But I said, ‘Not so, Lord! For nothing common or unclean has at any time entered my mouth.’ Acts 11:8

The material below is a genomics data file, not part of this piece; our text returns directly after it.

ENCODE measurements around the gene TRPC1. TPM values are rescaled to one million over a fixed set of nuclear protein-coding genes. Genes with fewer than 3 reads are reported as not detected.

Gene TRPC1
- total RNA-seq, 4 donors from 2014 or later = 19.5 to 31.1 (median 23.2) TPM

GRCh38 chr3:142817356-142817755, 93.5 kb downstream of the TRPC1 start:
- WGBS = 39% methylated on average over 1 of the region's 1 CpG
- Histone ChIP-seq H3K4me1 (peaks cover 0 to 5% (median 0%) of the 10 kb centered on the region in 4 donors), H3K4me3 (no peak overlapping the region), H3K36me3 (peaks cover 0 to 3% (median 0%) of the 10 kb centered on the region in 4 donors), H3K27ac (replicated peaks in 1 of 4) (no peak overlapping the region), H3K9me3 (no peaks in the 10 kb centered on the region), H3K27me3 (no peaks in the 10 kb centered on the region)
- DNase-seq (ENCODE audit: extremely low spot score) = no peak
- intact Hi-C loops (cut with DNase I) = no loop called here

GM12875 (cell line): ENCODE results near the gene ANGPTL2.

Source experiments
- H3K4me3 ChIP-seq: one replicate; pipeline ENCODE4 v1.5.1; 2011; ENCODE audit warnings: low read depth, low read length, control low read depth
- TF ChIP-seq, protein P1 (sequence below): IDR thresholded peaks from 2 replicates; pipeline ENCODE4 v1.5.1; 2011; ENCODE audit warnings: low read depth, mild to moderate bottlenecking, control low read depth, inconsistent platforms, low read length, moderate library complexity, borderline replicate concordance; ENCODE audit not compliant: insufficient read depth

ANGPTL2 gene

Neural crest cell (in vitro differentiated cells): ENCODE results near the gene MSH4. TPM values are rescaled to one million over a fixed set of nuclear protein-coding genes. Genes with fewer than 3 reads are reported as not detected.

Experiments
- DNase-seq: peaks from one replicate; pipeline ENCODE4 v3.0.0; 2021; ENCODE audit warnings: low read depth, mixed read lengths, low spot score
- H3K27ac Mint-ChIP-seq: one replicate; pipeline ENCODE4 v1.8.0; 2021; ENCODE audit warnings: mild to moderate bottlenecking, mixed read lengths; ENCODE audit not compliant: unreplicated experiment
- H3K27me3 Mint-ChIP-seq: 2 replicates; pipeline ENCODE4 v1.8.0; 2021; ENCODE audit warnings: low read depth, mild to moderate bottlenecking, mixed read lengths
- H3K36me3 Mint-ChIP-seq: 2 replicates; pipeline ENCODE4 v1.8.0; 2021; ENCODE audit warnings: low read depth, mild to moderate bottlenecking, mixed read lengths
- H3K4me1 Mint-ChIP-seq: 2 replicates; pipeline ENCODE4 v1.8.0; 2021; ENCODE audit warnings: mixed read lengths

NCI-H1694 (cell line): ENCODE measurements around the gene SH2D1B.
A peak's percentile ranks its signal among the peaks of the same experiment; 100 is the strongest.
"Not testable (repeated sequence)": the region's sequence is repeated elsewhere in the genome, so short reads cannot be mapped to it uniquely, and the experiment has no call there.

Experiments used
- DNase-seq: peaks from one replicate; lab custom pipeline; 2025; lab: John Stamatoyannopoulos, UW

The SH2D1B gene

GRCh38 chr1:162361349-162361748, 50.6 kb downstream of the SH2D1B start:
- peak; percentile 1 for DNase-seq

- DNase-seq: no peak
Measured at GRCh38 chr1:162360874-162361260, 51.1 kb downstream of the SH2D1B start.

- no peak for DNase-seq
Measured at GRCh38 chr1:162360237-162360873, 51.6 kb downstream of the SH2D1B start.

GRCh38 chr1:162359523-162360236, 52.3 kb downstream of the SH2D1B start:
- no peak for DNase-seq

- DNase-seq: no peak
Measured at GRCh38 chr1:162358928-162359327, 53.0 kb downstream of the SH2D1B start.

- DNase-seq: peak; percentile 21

This verse demonstrates the depth of conflict that arises in someone who is discovering the freedom from sin that flows from a heart full of the Holy Spirit. Peter had never broken the dietary laws of Moses, and this must have been a treasured achievement in his spiritual ‘balance sheet’. Yet here God was commanding him to break that law. Obviously, this lesson has its dangers, since many people have the opposite problem, and treat God’s law with casual disregard. But Peter was not of that sort, and was here struggling to come to terms with the fact that God will not have His gospel associated with religious do’s and don’ts. God was commanding Peter to eat pork, and this troubled him. Yet without this step of faith, Peter could never have brought the gospel to more than a very narrow section of humanity. Not only that, his faith would have been polluted by a sense of personal achievement, that he had never broken the dietary laws. We must learn to distinguish between the moral absolutes that must never be broken, and the religious habits and ideas that are more to do with human pride than with holiness. If we will not break with religious superstition, we will frustrate Christ’s joy and liberty from flowing in our hearts. Our power as Christians does not lie in promoting ideas about Sundays, clothing, or food and drink, but in discovering the greatness of the Person of Christ. The chief opponents of Jesus were Pharisees, who felt undermined because their sense of being right with God lay in their religious habits rather than in a real relationship with God through Christ. It is not that we throw ourselves open to carnal self-indulgence, but that we fellowship with Him who is the most free human being who ever lived, and yet the most holy.
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